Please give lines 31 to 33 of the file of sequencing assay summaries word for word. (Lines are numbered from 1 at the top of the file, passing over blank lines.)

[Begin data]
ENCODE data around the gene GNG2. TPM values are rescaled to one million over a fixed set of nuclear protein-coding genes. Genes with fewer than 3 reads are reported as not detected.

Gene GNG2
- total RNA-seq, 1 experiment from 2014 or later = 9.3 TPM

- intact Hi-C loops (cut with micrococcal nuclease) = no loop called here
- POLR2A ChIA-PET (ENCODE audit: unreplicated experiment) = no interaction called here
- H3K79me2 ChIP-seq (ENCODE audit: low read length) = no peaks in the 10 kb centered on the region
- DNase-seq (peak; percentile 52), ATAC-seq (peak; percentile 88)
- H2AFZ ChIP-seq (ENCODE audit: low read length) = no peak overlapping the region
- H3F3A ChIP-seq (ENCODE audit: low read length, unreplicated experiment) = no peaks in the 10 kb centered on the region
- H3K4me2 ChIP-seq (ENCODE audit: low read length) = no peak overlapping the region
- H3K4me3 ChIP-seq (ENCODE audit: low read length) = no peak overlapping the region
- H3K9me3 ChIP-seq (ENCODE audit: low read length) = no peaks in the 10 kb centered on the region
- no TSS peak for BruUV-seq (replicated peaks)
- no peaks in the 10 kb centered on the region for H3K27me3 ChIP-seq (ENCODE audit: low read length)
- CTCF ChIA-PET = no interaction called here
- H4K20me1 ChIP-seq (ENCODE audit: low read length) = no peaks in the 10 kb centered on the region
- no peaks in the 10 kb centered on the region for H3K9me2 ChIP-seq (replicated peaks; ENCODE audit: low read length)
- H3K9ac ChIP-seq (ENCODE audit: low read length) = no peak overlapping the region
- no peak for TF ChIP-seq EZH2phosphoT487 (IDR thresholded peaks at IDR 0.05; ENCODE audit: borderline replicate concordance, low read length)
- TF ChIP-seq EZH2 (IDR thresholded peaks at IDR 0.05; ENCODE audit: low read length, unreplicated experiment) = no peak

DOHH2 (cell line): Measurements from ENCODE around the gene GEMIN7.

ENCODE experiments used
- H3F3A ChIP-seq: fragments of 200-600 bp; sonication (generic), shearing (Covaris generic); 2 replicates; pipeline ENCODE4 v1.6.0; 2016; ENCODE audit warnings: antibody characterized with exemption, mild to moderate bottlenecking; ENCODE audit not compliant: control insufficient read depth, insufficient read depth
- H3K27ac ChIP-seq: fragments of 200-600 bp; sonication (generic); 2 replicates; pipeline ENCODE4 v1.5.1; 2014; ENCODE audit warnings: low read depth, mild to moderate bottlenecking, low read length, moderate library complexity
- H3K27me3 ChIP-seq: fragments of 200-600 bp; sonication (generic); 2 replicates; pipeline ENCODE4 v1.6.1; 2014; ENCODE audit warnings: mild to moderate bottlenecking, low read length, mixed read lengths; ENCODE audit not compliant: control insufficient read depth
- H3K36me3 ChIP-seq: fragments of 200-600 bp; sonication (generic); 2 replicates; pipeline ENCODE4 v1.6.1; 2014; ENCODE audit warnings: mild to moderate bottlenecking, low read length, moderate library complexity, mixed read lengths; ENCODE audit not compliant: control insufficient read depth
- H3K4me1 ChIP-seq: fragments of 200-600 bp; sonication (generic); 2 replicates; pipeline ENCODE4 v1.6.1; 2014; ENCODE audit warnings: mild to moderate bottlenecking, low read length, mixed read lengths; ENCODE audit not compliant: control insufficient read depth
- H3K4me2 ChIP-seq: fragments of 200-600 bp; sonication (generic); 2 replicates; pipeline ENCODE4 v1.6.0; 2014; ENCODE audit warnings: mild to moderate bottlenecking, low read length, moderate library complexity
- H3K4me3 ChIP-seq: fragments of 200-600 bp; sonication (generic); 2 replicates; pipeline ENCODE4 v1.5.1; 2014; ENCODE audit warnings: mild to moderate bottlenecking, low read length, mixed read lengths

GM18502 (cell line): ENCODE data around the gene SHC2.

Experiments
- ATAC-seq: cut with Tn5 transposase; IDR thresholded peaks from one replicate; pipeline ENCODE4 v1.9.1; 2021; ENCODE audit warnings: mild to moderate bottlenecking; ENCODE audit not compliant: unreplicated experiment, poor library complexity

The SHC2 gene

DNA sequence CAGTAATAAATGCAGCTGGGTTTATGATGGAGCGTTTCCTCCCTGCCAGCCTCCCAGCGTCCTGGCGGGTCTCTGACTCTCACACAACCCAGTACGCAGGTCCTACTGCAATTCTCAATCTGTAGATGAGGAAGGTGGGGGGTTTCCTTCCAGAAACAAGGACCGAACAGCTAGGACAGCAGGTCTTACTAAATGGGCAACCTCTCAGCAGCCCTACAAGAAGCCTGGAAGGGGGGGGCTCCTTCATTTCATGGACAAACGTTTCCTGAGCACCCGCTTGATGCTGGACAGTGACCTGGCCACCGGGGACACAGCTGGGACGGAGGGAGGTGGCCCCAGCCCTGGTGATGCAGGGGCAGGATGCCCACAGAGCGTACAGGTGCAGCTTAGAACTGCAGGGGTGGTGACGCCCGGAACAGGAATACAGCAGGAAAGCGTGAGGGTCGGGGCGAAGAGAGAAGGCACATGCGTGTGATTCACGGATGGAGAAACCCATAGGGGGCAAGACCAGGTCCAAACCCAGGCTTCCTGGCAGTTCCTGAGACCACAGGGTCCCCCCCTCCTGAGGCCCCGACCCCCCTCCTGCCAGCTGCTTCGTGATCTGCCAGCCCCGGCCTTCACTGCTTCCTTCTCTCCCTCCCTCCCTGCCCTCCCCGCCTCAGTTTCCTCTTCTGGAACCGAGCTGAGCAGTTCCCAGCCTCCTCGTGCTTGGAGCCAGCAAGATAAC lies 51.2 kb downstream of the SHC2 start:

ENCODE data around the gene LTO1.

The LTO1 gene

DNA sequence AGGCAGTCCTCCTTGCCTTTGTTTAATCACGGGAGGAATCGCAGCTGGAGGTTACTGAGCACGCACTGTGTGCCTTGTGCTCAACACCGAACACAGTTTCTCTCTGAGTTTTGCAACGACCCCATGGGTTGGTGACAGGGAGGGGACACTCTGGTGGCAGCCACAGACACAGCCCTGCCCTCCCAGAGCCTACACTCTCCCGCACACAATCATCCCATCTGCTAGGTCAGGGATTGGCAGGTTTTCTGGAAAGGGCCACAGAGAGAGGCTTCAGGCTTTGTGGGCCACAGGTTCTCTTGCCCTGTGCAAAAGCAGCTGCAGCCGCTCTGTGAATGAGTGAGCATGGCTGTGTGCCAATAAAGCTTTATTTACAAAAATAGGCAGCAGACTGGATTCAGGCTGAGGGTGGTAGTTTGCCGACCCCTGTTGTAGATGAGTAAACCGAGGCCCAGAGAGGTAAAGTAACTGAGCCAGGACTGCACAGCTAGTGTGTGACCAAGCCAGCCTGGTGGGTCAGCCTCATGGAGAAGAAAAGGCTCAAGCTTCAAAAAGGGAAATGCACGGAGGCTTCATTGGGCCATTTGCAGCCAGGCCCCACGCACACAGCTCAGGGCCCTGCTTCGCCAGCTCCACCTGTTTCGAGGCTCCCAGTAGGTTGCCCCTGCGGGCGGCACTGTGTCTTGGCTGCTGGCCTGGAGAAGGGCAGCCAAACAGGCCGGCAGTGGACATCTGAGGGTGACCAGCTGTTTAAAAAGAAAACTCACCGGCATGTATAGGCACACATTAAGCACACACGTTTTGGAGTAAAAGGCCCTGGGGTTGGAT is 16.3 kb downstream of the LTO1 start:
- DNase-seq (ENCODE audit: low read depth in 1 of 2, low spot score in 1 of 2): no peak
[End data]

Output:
Experiments
- ATAC-seq: cut with Tn5 transposase; IDR thresholded peaks from one replicate; pipeline ENCODE4 v1.9.1; 2021; ENCODE audit warnings: mild to moderate bottlenecking; ENCODE audit not compliant: unreplicated experiment, poor library complexity

The SHC2 gene